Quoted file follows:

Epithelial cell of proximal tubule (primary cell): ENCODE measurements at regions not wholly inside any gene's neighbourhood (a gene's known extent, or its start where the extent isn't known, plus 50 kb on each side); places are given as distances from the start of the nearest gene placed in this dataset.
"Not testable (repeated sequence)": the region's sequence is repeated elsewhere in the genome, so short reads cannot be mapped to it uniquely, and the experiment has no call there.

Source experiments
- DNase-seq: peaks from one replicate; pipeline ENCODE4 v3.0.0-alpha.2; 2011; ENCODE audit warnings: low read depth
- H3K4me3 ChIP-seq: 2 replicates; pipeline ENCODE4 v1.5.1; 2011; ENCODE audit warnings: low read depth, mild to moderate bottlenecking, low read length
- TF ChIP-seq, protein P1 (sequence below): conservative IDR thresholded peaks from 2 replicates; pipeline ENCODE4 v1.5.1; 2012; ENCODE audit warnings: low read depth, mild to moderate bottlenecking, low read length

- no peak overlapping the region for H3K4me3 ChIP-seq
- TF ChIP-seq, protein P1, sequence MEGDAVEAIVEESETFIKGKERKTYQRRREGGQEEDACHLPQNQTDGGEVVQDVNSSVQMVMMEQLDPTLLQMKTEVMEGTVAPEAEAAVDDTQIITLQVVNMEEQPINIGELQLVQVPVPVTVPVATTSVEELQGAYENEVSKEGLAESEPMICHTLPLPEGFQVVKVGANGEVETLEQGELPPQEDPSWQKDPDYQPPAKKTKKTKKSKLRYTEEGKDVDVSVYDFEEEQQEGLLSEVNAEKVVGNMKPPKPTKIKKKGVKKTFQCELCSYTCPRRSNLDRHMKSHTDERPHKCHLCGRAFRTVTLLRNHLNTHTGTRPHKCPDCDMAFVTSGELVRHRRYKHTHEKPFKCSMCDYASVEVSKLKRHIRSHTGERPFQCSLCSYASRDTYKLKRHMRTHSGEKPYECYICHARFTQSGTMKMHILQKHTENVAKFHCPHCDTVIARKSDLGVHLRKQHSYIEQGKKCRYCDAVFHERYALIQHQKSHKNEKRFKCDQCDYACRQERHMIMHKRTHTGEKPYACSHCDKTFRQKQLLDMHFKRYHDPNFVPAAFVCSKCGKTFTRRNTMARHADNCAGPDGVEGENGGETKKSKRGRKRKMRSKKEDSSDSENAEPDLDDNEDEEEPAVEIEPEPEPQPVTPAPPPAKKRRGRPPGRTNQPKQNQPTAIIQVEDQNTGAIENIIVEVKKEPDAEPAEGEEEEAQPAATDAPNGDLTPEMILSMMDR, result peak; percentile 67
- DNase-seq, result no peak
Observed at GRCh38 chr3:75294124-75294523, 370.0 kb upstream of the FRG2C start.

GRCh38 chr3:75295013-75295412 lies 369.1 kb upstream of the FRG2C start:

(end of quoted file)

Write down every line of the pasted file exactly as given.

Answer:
Epithelial cell of proximal tubule (primary cell): ENCODE measurements at regions not wholly inside any gene's neighbourhood (a gene's known extent, or its start where the extent isn't known, plus 50 kb on each side); places are given as distances from the start of the nearest gene placed in this dataset.
"Not testable (repeated sequence)": the region's sequence is repeated elsewhere in the genome, so short reads cannot be mapped to it uniquely, and the experiment has no call there.

Source experiments
- DNase-seq: peaks from one replicate; pipeline ENCODE4 v3.0.0-alpha.2; 2011; ENCODE audit warnings: low read depth
- H3K4me3 ChIP-seq: 2 replicates; pipeline ENCODE4 v1.5.1; 2011; ENCODE audit warnings: low read depth, mild to moderate bottlenecking, low read length
- TF ChIP-seq, protein P1 (sequence below): conservative IDR thresholded peaks from 2 replicates; pipeline ENCODE4 v1.5.1; 2012; ENCODE audit warnings: low read depth, mild to moderate bottlenecking, low read length

- no peak overlapping the region for H3K4me3 ChIP-seq
- TF ChIP-seq, protein P1, sequence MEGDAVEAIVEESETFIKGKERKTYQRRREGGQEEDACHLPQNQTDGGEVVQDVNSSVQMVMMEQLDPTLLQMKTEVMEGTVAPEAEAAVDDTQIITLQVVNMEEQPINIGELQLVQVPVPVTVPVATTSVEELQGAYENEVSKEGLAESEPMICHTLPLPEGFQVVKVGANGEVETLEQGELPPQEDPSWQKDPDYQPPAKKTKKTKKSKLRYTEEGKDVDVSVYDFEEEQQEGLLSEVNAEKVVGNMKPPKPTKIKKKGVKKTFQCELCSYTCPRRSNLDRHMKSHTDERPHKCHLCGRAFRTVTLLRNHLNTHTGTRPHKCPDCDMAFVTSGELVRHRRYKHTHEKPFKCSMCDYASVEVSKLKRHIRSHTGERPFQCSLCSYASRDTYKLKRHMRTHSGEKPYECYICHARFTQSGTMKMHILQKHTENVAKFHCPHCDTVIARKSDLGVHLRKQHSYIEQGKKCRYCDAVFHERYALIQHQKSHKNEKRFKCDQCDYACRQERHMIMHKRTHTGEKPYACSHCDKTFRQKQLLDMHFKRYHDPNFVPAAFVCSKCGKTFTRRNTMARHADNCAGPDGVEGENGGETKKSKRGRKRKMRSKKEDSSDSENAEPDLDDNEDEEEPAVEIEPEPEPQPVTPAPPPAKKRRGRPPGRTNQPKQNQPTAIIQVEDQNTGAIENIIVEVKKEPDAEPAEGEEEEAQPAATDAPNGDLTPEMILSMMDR, result peak; percentile 67
- DNase-seq, result no peak
Observed at GRCh38 chr3:75294124-75294523, 370.0 kb upstream of the FRG2C start.

GRCh38 chr3:75295013-75295412 lies 369.1 kb upstream of the FRG2C start: